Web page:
• Report this Comment On December 15, 2013, at 4:19 PM, Jason87467 wrote:

    Why are Tesla stock buyers so blind? There we have a start up company who has little experience in building cars and who is bound to make huge mistakes in the process, a company who's CEO makes fun of it's competitors, a company who has not made any real profits, a company who says they'll make a lot more cars than they possibly make with it's existing infrastructure (such an infrastructure takes many many billions and many many years to build).

    Does Tesla think the competition is just going to roll over and do nothing? People, building cars is not like making cell phone or software. It takes years to build factories, to tool up for cars and Tesla does not have that time to be successful.

  • Report this Comment On December 15, 2013, at 5:47 PM, blando3 wrote:

    So far Tesla have proved themselves to be a force to be reckoned with in the EV world. Unlike other car manufacturers, they have no ties or obligations to the oil industry, and no incentives to make a lousy electric car. Other car manufacturers make crappy EVs because they don't want to cannibalize their own sales of ICE vehicles, a technology they have sunk billions of dollars into for many decades.

    Elon Musk is smart and unconventional. You say Tesla lacks the chops to be successful, but so far they have proven the naysayers to be wrong with their critically acclaimed Model S. Tesla are just revving up their motors. Don't miss the ship before it sails.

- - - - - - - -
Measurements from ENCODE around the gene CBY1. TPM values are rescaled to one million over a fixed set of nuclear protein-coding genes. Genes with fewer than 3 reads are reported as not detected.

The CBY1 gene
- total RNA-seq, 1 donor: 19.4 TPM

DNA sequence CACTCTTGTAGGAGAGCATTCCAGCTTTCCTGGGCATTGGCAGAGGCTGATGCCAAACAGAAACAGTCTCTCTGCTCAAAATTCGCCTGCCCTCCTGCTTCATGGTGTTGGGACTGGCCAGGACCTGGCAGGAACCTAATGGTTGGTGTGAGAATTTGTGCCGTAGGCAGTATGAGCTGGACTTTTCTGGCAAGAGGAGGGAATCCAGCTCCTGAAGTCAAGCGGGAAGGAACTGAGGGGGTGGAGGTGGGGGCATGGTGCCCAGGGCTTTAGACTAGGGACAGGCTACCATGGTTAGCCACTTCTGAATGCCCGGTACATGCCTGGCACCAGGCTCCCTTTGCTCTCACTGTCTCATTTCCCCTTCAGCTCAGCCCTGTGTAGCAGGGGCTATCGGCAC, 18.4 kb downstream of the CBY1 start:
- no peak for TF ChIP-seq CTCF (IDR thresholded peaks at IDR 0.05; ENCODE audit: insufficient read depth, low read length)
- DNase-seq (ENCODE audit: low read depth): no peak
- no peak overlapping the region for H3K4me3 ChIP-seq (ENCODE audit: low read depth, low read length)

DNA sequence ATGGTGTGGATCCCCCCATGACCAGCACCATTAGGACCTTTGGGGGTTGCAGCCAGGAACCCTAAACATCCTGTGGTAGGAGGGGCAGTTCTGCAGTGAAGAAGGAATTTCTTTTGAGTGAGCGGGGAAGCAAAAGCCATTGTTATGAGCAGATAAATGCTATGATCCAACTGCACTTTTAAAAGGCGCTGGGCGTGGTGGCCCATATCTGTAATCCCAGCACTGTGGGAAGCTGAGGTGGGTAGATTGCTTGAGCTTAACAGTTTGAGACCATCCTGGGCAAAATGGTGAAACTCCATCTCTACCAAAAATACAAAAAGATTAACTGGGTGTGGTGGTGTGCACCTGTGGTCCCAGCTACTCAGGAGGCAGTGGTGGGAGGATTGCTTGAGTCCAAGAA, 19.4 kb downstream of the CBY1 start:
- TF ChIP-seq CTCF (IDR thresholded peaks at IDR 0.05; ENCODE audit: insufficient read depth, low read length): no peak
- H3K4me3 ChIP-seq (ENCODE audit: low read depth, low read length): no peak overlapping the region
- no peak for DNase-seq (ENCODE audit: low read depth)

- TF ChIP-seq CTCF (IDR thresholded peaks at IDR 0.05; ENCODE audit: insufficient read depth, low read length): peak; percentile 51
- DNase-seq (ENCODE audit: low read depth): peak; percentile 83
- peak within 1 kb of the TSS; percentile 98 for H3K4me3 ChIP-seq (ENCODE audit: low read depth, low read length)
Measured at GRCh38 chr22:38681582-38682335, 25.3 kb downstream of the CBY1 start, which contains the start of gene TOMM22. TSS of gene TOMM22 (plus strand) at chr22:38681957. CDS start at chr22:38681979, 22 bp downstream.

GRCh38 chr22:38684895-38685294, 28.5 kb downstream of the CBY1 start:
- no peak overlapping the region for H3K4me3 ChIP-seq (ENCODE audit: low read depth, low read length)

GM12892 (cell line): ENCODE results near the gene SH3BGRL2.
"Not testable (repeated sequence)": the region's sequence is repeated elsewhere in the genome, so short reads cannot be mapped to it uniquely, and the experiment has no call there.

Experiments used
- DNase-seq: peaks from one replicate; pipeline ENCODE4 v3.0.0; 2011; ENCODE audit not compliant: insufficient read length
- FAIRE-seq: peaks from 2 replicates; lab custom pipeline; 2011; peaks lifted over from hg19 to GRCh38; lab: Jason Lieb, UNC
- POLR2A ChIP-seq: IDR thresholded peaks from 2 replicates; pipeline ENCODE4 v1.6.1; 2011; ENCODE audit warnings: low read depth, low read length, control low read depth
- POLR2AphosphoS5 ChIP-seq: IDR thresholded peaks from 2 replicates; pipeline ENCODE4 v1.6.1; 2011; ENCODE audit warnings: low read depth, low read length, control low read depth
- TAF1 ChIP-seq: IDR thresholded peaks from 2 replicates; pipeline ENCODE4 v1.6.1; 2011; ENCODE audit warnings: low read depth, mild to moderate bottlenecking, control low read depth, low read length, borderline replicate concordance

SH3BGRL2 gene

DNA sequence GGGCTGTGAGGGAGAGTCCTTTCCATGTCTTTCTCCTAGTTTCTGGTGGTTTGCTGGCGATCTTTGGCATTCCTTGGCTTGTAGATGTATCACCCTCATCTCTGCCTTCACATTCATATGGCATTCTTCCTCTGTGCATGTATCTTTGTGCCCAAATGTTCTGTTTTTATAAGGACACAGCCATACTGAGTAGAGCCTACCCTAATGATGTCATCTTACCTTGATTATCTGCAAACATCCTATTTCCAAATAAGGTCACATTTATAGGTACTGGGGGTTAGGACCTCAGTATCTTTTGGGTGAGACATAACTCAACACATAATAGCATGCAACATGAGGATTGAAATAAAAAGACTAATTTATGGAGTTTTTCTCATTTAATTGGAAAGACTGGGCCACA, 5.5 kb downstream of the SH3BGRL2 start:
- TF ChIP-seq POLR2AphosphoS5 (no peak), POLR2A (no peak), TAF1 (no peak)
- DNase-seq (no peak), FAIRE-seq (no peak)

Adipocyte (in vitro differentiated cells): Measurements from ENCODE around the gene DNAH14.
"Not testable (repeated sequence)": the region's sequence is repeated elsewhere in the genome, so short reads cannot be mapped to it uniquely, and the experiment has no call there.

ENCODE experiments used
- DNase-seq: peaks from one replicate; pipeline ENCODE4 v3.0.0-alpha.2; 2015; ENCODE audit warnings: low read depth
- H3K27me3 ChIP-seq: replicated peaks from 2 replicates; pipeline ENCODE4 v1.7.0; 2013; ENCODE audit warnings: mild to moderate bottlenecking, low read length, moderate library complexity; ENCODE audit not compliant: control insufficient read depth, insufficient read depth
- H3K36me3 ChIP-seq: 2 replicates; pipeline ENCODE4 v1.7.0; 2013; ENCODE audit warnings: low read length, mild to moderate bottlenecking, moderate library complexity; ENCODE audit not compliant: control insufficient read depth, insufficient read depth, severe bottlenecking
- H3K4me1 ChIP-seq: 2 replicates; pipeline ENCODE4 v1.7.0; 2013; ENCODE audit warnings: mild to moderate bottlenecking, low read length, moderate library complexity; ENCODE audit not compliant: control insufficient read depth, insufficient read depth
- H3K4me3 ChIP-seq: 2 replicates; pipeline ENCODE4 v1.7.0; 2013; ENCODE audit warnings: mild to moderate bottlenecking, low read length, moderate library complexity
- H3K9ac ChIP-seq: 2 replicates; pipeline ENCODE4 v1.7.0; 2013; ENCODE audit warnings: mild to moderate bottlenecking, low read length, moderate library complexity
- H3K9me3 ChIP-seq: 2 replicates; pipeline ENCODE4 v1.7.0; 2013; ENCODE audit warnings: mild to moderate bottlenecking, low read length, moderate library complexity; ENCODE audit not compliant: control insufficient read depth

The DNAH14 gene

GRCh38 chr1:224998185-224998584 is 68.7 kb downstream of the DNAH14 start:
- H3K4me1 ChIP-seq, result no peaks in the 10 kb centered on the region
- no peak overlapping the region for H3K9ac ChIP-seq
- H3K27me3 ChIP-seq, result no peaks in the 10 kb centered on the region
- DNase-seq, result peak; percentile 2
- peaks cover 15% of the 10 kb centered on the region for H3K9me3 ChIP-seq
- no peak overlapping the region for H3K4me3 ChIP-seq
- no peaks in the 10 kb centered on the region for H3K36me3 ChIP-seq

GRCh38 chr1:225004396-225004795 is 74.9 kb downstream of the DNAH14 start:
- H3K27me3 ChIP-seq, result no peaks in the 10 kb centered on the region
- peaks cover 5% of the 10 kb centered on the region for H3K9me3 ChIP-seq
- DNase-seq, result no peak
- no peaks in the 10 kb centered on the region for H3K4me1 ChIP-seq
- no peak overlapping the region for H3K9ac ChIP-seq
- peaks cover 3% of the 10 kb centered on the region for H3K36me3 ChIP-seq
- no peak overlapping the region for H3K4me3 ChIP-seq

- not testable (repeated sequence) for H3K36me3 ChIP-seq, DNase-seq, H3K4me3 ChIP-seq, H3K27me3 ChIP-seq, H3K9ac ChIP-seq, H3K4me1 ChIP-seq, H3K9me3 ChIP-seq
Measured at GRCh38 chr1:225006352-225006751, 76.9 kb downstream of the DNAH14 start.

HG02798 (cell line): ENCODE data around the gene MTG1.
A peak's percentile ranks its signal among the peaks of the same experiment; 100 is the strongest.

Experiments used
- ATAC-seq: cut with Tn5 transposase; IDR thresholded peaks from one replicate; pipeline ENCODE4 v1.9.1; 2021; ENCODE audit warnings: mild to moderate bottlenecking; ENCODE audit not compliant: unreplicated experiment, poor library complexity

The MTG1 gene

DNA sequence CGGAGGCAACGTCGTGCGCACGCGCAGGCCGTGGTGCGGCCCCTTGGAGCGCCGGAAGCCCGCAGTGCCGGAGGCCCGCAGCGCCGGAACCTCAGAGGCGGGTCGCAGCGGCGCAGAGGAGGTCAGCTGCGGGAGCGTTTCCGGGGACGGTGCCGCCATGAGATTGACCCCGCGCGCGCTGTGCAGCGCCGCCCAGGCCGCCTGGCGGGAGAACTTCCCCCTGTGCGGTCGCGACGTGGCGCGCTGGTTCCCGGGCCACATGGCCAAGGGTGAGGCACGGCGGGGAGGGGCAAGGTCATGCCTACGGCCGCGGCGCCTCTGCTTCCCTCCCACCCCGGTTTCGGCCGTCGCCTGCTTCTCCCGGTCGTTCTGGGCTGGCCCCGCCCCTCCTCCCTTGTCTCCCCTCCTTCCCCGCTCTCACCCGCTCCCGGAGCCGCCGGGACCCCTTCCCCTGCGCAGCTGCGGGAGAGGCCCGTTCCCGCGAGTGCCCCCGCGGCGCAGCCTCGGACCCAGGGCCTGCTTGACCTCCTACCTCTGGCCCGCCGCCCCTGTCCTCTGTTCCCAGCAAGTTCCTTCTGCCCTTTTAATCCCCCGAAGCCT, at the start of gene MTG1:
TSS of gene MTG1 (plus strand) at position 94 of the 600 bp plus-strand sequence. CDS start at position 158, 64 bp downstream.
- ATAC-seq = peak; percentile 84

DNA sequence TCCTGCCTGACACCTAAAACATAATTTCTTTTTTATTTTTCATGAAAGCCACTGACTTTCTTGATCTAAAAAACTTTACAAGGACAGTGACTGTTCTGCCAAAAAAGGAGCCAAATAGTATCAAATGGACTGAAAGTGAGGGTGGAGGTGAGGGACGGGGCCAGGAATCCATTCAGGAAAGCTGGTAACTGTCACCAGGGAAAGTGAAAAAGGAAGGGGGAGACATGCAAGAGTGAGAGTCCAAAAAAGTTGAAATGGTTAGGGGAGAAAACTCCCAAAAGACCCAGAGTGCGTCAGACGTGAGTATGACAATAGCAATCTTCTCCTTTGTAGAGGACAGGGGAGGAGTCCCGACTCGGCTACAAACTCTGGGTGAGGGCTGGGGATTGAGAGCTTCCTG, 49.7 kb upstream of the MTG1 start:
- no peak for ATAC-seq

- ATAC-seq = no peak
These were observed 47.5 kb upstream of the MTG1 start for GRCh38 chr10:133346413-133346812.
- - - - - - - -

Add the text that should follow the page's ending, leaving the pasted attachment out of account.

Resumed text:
• Report this Comment On December 17, 2013, at 6:42 AM, AnsgarJohn wrote:

    Tesla is crushing it in Germany. In 2014 the Autobahn will have chargers north to south, east to west.

  • Report this Comment On December 17, 2013, at 6:42 AM, AnsgarJohn wrote:

    Model X

  • Report this Comment On December 18, 2013, at 9:46 AM, ToddRLockwood wrote:

    @ Jason87467: Many TSLA stockholders, at least those who bought stock in 2012 at under $30/share, have first-hand experience because they own a Tesla. They follow developments at the company on a daily basis and have visited the factory to see for themselves.

    Tesla Motors is 10 years old. They have a significant lead in EV technology and manufacturing. So far, the other car makers have made the mistake of entering the EV market at the low end, where buyers are more price sensitive. New tech always has a better chance of survival if companies start at the top of the market and work down from there. Tesla is the only manufacturer to get it right so far.